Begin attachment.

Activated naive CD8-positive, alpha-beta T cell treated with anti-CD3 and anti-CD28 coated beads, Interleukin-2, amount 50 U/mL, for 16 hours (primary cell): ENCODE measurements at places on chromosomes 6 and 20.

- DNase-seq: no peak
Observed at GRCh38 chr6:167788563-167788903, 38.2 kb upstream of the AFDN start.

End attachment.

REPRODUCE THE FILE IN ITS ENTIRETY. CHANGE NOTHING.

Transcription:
Activated naive CD8-positive, alpha-beta T cell treated with anti-CD3 and anti-CD28 coated beads, Interleukin-2, amount 50 U/mL, for 16 hours (primary cell): ENCODE measurements at places on chromosomes 6 and 20.

- DNase-seq: no peak
Observed at GRCh38 chr6:167788563-167788903, 38.2 kb upstream of the AFDN start.